If you are wondering about your own burnout feelings it may be helpful to consider the following questions.
- Are you waking up feeling tired even after a good sleep? Does the thought of going to work make you feel exhausted?
- Are you noticing increased negativity or apathy in the way that you talk about your job, your organisation or your clients in the last few months?
- Do you feel satisfied that you are effective in your work? Have you dropped the ball in any ways that are unusual for you recently?
- Are you having trouble remembering things, or struggling to concentrate for long periods of time?
- Are you having feelings you would describe as burnout?
If you are seeing signs of burnout in your answers to these questions it is time to take action.
Make changes in your work
Burnout is not solely a problem with individual wellbeing. Rather the leading researcher (Maslach) in the area and her colleagues have identified seven factors of the workplace that increase the risk of burnout.
- Too much work and unclear role expectations.
- Not enough control over the work and resources needed to do the work.
- Insufficient reward.
- A lack of a sense of connection to other people in the workplace.
- An absence of fairness or not feeling valued.
- Conflicts in values between the individual and the organisation. Work that involves emotional complexity and a deep sense of connection to the work.
The first action to take if you are wondering about burnout is to assess these areas of your role or work. You may like to reflect on the following 6 questions:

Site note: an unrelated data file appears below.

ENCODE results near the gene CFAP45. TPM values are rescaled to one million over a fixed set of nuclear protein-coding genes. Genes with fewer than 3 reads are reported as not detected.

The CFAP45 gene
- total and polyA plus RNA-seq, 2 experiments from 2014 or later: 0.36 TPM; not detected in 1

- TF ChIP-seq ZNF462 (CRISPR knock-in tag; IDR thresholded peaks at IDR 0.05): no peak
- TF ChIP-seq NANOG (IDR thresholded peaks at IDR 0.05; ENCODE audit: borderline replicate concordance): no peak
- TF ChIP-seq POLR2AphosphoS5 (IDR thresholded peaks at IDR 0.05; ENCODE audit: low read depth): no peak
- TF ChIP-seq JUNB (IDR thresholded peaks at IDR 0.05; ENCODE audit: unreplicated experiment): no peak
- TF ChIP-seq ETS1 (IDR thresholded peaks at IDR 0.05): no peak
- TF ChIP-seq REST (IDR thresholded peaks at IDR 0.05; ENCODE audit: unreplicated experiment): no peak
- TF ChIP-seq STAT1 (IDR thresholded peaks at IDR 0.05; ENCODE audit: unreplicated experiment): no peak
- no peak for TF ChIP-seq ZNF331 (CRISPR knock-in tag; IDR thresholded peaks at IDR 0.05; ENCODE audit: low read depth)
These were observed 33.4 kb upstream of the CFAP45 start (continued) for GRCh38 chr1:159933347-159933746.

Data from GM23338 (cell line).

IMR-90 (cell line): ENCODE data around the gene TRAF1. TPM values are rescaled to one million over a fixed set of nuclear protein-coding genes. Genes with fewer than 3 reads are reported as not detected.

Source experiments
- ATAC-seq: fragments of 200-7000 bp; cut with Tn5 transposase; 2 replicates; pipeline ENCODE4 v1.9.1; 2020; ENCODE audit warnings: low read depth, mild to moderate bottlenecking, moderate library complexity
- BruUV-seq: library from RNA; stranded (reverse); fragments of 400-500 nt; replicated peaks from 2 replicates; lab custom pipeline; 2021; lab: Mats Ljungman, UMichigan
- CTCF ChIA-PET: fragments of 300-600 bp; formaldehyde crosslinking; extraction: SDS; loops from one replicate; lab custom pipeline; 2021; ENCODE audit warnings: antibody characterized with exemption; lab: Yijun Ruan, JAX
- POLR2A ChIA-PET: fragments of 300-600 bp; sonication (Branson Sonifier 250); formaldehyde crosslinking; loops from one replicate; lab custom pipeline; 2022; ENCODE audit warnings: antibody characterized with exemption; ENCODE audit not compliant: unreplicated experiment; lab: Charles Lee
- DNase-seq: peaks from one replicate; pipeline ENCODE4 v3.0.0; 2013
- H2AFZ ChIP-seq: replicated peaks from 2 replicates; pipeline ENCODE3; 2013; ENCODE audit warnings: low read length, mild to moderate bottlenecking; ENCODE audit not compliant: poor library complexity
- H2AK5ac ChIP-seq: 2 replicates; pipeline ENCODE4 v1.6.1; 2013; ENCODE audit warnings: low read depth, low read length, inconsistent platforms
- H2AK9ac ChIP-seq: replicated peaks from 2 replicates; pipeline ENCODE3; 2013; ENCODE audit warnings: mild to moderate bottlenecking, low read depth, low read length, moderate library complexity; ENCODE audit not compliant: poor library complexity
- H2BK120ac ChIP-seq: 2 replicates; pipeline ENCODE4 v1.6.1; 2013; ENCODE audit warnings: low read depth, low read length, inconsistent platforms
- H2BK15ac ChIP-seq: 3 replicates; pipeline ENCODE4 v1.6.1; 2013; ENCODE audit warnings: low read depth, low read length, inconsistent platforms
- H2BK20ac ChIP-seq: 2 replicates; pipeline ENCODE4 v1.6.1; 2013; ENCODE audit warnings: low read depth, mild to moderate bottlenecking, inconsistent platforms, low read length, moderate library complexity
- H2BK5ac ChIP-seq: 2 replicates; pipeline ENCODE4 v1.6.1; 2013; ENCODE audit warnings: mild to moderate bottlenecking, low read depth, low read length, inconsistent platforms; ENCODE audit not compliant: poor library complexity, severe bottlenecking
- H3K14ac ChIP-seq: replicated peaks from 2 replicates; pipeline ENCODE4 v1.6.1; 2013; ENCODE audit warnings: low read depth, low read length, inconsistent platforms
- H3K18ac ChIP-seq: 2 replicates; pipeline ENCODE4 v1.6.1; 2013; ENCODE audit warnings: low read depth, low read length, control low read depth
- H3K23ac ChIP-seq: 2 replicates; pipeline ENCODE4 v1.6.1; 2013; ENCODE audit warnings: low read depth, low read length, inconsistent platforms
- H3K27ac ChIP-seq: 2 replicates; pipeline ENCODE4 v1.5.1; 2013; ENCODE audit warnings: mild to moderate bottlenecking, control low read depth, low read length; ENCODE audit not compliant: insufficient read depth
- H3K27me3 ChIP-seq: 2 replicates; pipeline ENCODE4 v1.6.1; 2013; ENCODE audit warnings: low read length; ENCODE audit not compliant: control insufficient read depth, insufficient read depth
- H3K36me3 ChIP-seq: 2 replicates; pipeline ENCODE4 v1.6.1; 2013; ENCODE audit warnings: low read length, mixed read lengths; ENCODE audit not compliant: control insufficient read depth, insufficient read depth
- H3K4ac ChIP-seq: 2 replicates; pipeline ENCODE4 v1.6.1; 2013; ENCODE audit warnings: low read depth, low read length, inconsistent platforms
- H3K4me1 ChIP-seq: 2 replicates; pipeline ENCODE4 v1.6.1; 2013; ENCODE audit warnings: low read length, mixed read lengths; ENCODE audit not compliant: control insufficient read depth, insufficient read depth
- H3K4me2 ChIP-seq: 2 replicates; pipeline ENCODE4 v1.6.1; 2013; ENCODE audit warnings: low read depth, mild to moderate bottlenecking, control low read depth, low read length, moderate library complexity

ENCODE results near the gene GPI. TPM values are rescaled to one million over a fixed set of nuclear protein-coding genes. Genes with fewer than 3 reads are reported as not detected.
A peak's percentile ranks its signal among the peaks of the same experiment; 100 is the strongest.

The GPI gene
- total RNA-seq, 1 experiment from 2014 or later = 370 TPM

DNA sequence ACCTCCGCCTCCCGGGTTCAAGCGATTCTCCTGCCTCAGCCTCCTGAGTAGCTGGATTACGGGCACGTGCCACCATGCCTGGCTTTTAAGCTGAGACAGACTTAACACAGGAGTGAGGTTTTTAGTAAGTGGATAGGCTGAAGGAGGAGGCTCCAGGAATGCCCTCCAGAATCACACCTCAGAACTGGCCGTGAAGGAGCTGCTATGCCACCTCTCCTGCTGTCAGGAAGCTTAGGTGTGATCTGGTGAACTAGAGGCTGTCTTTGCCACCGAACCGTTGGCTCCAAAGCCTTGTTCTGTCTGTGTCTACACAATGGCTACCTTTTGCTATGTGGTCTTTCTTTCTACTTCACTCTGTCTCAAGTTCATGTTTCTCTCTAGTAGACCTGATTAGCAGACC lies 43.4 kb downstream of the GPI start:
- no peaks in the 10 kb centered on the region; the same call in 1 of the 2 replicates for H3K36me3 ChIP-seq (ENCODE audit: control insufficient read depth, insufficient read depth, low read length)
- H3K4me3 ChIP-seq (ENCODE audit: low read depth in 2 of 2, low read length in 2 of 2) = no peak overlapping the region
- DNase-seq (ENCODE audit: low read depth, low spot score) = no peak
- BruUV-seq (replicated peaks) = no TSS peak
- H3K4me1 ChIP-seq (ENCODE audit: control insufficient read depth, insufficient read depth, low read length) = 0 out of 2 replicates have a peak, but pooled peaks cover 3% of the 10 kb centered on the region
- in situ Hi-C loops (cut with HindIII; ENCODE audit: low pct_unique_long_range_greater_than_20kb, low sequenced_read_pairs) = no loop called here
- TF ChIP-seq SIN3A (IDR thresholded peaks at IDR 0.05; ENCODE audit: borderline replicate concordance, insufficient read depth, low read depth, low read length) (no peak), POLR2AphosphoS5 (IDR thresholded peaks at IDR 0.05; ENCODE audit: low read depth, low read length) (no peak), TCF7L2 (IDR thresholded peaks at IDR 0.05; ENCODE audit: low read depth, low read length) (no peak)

- Is the amount of work I am expected to complete realistic? Do I know what my managers expectations of me are or am I guessing? Are these my expectations or my managers? What are my priorities? Are there elements of my role that can be outsourced or given to someone else? Am I creating good boundaries around when I am working and when I am not working?
- How much control do you have over when and how you work? How much control do you want to have over when and how your work? Where are the gaps? What resources do you need to do your job well?
- What makes you feel good about your job? Why do you do it? Do you pay attention to the compliments or gratitude that is expressed? How do you want to be rewarded or have your work appreciated?
- What are your values? What are the organisations values? What values are actually reflected in the actions of your team or work setting? Where are the gaps between your values and what you are able to express through your work and in your work setting?
- Do you feel like you have friends and connections in the workplace? Is there a sense of community? If you are a business owner do you have ways to connect and build community with other business owners?
- What makes you feel valued? How would you like that expressed? Where do you see unfairness in your workplace? What action can you take about that? What would help you sit with this inequity?